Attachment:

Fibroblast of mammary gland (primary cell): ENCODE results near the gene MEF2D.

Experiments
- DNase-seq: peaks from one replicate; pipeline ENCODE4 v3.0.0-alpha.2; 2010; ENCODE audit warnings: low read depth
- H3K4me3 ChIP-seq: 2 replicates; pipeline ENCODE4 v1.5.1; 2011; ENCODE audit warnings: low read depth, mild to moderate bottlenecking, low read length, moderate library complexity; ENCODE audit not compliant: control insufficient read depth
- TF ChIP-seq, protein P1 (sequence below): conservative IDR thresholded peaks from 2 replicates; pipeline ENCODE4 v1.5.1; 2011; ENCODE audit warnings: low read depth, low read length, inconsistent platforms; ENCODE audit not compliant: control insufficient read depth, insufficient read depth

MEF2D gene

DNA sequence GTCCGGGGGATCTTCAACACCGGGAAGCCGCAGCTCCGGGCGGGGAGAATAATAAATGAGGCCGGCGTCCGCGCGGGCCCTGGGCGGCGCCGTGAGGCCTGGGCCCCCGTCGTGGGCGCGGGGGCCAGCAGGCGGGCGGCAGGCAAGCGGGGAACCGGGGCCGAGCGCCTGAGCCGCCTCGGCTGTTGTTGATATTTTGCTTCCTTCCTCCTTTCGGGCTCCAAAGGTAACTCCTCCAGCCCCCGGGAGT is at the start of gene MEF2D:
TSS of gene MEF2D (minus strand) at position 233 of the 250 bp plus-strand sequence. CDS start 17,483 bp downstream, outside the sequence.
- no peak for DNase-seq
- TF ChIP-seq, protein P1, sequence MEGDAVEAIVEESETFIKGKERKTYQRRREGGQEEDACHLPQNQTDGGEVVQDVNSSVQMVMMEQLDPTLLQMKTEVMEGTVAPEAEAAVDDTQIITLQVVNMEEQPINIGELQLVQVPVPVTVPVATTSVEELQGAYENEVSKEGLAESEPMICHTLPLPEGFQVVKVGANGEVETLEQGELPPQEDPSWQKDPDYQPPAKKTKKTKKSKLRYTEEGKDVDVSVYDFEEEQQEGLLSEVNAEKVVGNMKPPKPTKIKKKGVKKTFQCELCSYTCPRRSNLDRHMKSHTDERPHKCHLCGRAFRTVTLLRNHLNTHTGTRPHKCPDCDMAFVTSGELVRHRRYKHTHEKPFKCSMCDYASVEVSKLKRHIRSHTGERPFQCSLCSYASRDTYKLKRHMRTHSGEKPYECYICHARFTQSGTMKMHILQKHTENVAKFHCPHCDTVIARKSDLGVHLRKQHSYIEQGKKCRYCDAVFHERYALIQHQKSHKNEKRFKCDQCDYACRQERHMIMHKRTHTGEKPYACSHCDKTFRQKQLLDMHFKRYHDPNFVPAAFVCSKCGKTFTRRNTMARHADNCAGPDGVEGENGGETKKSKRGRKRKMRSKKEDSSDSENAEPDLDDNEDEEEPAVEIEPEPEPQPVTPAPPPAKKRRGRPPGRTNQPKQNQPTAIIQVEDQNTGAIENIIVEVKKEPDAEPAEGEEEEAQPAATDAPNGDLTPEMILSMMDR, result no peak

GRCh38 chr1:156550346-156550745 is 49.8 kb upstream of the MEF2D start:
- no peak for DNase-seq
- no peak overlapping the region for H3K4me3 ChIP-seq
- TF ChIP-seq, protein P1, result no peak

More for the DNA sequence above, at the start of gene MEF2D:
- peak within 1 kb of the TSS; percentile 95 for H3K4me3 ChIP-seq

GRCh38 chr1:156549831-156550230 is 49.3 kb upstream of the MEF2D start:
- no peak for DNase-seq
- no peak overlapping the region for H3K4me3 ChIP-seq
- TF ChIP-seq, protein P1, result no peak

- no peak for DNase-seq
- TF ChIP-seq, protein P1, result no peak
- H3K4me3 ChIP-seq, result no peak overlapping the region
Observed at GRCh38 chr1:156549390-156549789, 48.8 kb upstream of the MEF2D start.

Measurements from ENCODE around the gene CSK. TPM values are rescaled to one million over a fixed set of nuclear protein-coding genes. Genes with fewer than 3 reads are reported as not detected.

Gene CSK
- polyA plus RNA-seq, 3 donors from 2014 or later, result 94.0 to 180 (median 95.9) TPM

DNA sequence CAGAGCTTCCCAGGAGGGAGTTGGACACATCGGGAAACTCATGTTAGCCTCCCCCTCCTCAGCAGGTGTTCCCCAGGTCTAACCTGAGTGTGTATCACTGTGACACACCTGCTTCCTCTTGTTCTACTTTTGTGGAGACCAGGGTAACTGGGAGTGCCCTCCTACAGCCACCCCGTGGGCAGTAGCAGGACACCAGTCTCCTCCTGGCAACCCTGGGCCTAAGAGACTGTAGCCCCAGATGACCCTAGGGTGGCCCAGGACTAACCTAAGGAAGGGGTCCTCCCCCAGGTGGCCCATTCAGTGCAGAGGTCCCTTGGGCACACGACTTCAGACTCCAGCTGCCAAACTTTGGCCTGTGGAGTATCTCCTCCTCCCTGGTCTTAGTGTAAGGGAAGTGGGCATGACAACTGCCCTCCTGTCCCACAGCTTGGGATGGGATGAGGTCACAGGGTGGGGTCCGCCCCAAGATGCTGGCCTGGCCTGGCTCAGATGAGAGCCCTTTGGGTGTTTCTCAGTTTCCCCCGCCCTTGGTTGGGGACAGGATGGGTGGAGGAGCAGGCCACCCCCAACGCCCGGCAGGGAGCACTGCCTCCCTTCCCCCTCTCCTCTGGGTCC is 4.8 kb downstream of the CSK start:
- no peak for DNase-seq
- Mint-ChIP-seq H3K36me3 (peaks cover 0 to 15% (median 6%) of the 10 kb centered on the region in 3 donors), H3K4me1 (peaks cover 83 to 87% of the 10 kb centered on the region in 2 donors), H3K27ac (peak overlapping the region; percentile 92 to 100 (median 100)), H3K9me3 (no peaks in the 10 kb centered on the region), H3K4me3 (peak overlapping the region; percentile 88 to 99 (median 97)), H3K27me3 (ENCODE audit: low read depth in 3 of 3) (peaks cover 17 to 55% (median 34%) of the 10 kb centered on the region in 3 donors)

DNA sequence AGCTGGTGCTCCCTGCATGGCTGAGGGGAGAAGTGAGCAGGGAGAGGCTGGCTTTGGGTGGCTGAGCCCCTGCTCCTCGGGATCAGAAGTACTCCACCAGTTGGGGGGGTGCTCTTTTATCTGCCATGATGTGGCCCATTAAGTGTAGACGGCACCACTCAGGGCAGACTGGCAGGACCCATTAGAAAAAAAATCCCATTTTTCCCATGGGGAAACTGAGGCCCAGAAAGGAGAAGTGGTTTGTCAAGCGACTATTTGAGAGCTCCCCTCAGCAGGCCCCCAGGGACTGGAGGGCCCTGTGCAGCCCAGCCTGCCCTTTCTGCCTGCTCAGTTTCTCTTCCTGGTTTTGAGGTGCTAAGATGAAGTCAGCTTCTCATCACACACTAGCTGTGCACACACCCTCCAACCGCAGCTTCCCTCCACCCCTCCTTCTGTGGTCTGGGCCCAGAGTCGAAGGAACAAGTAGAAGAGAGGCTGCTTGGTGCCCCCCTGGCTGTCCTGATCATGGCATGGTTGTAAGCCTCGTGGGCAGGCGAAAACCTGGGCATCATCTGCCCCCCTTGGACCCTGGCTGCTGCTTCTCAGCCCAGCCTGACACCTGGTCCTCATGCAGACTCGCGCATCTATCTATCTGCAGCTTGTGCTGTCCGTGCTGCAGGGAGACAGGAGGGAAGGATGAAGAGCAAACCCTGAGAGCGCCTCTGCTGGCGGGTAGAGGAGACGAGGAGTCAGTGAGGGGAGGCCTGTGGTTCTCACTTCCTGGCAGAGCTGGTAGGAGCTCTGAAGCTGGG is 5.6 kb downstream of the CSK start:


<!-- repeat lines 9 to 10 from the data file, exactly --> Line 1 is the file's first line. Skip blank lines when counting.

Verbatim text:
- no peak for DNase-seq
- TF ChIP-seq, protein P1, sequence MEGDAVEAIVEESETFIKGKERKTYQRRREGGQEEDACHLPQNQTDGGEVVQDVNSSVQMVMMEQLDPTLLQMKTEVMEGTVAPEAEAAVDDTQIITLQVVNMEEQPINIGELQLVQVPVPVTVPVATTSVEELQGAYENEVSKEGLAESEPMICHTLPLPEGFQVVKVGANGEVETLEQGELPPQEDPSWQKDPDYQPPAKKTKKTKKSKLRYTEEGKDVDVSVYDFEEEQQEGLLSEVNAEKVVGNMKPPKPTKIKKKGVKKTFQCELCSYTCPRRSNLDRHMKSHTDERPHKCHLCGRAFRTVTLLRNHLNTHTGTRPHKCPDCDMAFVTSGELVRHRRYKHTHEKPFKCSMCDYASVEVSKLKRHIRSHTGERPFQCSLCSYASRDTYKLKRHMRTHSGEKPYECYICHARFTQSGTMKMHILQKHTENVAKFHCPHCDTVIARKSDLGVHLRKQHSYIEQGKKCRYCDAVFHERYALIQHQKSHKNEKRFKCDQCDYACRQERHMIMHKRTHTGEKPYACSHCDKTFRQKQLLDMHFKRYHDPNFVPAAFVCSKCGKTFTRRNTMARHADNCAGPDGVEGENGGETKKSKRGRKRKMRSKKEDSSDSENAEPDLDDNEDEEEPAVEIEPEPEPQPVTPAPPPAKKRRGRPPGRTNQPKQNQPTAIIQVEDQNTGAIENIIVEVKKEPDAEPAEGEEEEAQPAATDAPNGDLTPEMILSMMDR, result no peak